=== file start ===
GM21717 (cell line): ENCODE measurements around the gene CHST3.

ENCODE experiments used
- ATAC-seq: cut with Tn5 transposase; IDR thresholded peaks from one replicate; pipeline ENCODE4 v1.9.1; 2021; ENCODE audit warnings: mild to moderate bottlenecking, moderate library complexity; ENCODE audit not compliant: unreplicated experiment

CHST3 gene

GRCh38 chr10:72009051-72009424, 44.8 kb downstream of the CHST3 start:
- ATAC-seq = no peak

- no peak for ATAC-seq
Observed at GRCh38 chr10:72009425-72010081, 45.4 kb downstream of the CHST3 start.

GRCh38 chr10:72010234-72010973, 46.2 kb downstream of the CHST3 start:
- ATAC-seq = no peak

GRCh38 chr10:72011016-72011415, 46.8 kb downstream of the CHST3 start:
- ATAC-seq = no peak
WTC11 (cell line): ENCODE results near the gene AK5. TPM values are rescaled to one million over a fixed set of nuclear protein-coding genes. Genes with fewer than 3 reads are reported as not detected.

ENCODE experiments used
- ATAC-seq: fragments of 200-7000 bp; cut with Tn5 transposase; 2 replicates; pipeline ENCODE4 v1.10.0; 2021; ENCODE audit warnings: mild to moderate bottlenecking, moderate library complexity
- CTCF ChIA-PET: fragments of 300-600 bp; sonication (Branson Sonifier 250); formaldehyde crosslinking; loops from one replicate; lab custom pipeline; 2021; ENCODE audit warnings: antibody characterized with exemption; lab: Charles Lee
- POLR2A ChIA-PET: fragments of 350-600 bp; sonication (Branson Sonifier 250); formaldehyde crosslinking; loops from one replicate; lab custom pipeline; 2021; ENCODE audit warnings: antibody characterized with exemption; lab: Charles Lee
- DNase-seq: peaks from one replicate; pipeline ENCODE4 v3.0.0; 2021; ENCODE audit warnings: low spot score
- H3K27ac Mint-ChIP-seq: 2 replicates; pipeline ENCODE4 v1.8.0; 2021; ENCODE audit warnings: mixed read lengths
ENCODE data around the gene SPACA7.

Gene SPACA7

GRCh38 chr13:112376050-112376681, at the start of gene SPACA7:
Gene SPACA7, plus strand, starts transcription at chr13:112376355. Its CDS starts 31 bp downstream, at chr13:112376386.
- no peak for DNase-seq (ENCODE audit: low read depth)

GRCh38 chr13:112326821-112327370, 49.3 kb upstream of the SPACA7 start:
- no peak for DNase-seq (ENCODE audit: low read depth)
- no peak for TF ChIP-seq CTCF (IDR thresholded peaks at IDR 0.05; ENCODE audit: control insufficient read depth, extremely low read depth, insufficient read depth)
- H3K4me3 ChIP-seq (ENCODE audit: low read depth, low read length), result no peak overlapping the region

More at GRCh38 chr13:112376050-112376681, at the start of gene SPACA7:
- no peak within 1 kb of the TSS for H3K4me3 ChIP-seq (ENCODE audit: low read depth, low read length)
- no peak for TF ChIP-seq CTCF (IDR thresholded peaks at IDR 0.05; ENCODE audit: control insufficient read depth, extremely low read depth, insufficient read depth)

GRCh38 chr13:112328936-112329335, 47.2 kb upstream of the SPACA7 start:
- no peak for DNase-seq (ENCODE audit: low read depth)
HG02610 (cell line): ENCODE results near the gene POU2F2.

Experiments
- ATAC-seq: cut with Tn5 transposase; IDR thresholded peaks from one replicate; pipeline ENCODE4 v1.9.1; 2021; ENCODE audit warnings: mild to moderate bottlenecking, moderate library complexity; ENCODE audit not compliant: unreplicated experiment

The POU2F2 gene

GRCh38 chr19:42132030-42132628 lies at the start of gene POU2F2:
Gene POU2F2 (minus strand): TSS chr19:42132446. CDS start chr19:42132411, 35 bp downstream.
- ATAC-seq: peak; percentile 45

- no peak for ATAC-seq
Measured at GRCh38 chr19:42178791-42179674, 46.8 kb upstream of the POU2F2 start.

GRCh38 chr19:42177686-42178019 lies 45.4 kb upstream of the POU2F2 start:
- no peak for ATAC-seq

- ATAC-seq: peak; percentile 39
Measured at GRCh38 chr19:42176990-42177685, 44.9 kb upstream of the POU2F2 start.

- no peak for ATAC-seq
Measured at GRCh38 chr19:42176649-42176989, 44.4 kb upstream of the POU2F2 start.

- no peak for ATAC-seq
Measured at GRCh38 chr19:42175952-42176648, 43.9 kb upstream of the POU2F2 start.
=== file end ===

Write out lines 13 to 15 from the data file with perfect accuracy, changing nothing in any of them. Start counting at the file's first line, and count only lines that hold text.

WTC11 (cell line): ENCODE results near the gene AK5. TPM values are rescaled to one million over a fixed set of nuclear protein-coding genes. Genes with fewer than 3 reads are reported as not detected.

ENCODE experiments used
- ATAC-seq: fragments of 200-7000 bp; cut with Tn5 transposase; 2 replicates; pipeline ENCODE4 v1.10.0; 2021; ENCODE audit warnings: mild to moderate bottlenecking, moderate library complexity